- Determination of the employer’s premium cost. Each employer would determine the fraction of its employees who are in each age and gender group. The employer would then multiply the group premium cost from the relevant adjustment table by the fraction of its employees in each group. The product of each of these calculations would be added together to yield the employer’s premium cost, which would be a single dollar amount.
- Determination of adjustment. The employer’s premium cost would then be compared to the national premium cost. If the employer’s premium cost exceeds the national premium cost, the excess dollar amount would be added to the dollar limit for that employer for purposes of determining the amount of any excess benefit.
There are two approaches to step one, the first relying on actual claims data from the FEHBP standard option, the second relying on national claims data reflecting plans with a design similar to that of the FEHBP option. One approach will be adopted, and the agencies seek comments on their approach to age and gender adjustments.
Notice of Calculation
The agencies are considering both the form in which information must be provided to coverage providers and the IRS, and the time in which the information should be provided. Comments are requested on the issue.
The IRS and Department of the Treasury are considering designing the filing of Form 720 as the appropriate method for paying the Cadillac tax. Although Form 720 is filed quarterly, the Cadillac tax would be assigned to a particular quarter, similar to payment of the ACA’s Patient-Centered Outcomes Research Institute (PCORI) fee.
Comments from the earlier Notice 2015-16 in February are currently under consideration, and all comments will be used to inform proposed regulations that will be issued in the future.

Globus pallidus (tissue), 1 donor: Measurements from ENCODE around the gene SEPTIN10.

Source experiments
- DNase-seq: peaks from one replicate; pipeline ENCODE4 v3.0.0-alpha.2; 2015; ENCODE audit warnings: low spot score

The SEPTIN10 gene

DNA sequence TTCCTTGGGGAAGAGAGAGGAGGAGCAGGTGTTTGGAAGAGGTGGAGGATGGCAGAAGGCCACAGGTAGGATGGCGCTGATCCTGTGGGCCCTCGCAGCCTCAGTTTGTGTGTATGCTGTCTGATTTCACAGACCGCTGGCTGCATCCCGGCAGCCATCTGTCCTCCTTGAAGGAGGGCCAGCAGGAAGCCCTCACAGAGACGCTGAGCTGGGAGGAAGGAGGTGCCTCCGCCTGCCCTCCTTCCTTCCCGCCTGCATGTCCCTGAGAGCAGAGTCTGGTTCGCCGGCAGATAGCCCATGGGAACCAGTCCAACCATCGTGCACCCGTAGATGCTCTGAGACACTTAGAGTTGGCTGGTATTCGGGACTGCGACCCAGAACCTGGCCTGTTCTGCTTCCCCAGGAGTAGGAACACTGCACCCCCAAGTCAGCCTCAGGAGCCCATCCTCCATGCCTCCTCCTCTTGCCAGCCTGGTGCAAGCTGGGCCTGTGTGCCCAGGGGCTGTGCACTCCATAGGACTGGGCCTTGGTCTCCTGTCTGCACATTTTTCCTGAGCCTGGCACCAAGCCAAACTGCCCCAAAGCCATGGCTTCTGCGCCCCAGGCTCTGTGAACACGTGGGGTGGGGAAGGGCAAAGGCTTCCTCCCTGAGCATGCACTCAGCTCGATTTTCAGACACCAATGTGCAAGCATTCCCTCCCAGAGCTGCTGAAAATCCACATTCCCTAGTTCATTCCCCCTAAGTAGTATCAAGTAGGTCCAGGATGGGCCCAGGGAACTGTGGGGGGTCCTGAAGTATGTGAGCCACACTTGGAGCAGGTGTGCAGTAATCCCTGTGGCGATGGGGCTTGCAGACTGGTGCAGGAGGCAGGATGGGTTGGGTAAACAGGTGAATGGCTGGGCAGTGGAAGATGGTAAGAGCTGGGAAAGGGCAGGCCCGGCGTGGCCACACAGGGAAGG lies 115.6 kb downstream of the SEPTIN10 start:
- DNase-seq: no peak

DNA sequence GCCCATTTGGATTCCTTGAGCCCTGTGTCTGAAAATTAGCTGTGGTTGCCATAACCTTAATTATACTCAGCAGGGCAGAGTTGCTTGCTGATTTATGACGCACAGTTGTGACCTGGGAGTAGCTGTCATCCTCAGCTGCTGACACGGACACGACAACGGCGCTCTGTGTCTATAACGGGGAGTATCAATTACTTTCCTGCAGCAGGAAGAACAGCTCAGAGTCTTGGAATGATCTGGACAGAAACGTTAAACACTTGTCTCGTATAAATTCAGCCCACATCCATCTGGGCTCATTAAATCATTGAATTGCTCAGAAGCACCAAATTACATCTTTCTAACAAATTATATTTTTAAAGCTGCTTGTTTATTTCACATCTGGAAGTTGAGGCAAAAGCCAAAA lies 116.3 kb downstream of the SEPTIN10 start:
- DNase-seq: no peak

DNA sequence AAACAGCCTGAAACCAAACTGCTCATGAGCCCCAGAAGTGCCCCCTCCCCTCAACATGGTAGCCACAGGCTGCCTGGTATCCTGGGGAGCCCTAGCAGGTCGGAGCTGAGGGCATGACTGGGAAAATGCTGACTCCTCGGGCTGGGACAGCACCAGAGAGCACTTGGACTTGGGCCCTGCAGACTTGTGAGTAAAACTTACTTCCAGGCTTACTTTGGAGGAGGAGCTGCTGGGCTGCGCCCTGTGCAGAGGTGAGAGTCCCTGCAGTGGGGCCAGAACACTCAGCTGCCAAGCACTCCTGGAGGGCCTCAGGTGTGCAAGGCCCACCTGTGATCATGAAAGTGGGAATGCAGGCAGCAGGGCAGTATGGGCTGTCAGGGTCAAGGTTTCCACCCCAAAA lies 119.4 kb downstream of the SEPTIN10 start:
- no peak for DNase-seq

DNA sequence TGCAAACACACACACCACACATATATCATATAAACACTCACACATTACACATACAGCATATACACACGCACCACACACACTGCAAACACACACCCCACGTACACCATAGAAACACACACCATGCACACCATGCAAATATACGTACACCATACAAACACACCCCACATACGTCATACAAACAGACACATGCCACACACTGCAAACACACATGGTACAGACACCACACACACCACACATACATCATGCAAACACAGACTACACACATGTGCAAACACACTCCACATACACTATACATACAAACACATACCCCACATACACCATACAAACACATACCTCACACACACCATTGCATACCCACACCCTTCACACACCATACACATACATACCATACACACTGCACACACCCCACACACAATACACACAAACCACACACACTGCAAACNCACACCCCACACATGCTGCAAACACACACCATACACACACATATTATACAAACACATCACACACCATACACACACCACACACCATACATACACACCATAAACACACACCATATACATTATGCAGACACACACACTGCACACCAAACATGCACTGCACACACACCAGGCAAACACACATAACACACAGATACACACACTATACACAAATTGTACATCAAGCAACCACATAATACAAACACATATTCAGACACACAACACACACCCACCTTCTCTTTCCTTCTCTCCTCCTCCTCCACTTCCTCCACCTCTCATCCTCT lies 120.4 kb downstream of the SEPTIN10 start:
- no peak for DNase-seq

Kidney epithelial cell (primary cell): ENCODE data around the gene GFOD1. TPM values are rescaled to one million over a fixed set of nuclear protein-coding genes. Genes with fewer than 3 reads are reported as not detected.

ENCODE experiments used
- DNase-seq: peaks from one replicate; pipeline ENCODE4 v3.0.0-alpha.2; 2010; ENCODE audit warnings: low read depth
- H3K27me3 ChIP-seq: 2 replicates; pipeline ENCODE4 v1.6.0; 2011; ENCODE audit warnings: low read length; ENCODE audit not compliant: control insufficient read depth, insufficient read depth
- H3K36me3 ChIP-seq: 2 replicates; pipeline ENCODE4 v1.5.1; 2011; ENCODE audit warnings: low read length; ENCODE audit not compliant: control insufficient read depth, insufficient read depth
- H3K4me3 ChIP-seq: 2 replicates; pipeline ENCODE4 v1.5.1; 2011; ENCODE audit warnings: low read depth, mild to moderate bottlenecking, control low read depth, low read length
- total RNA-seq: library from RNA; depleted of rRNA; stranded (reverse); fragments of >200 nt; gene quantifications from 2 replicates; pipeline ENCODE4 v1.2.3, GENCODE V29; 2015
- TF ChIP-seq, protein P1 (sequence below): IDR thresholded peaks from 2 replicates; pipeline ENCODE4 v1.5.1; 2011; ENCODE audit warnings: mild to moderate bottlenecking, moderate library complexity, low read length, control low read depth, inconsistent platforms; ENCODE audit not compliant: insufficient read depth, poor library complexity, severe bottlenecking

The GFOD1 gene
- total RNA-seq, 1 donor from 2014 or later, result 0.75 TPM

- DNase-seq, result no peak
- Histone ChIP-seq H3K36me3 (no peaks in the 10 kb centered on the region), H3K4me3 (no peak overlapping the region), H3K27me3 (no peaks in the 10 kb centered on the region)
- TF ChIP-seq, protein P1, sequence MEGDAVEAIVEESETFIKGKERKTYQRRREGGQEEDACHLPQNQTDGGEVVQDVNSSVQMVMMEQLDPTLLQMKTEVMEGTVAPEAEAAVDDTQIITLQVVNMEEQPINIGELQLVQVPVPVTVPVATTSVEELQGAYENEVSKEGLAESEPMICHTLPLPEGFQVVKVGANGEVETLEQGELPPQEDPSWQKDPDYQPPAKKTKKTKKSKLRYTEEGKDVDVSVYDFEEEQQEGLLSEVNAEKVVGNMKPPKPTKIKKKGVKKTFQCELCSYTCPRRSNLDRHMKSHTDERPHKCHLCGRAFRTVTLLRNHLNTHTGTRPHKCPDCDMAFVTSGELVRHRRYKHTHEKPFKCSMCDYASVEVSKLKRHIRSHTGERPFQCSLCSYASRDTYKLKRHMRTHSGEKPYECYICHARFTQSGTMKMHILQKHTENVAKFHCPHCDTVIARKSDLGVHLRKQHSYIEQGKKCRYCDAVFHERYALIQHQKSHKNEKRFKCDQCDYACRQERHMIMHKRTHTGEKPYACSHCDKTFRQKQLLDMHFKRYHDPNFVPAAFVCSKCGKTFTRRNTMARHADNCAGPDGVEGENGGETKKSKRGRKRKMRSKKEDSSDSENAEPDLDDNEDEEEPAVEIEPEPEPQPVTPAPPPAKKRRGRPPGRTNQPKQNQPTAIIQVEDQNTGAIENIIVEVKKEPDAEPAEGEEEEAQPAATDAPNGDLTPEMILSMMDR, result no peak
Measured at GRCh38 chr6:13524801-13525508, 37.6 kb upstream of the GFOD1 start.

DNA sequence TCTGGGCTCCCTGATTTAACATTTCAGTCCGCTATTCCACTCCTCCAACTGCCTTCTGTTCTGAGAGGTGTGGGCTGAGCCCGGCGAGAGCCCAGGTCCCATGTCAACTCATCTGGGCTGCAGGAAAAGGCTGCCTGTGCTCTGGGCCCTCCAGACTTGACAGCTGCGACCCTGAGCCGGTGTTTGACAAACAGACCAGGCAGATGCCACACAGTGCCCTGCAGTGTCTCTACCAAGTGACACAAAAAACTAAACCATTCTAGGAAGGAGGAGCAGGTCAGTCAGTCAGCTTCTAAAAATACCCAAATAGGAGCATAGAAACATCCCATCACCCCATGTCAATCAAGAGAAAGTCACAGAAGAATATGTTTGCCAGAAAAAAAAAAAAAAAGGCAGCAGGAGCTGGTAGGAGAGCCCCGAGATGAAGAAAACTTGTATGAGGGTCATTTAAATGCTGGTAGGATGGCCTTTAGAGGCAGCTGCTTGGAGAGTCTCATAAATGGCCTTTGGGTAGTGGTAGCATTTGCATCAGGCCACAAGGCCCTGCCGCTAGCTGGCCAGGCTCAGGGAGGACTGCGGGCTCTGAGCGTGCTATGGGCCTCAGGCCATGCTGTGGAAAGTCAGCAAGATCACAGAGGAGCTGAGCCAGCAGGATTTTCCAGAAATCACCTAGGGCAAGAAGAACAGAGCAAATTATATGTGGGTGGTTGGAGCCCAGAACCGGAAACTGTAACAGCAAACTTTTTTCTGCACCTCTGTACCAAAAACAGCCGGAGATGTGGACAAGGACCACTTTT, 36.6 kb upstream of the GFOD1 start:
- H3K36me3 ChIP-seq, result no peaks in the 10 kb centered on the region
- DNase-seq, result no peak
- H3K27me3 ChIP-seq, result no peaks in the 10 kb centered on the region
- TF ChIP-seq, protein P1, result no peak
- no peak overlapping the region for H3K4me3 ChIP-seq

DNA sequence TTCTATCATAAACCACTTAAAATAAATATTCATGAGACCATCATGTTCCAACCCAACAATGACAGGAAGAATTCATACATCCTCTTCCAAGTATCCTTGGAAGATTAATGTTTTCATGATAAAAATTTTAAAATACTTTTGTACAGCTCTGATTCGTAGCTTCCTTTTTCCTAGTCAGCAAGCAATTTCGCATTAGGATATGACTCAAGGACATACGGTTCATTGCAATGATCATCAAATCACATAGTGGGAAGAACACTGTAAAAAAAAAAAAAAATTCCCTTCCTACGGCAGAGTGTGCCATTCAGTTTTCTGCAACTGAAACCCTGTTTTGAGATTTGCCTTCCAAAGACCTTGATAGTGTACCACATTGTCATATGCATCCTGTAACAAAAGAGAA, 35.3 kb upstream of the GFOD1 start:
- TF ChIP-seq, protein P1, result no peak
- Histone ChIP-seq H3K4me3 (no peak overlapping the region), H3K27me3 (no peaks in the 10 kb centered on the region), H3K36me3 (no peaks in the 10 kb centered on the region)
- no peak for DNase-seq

Public comments should be submitted no later than October 1, 2015. Comments should include a reference to Notice 2015-52. Send submissions to CC:PA:LPD:PR (Notice 2015-52), Room 5203, Internal Revenue Service, P.O. Box 7604, Ben Franklin Station, Washington, DC 20044. Submissions may be hand delivered Monday through Friday between the hours of 8:00 a.m. and 4:00 p.m. to CC:PA:LPD:PR (Notice 2015-52), Courier’s Desk, Internal Revenue Service, 1111 Constitution Avenue, NW, Washington, DC 20044, or sent electronically, via the following email address: Notice.firstname.lastname@example.org
Please include “Notice 2015-52” in the subject line of any electronic communication. All material submitted will be available for public inspection and copying.
Although the IRS has not provided a time frame for the proposed regulations, and much will depend on politics in the national landscape; it is unlikely that further guidance will be issued prior to December 2015. Although that is the earliest anyone could reasonably anticipate further guidance, it could also take significantly longer.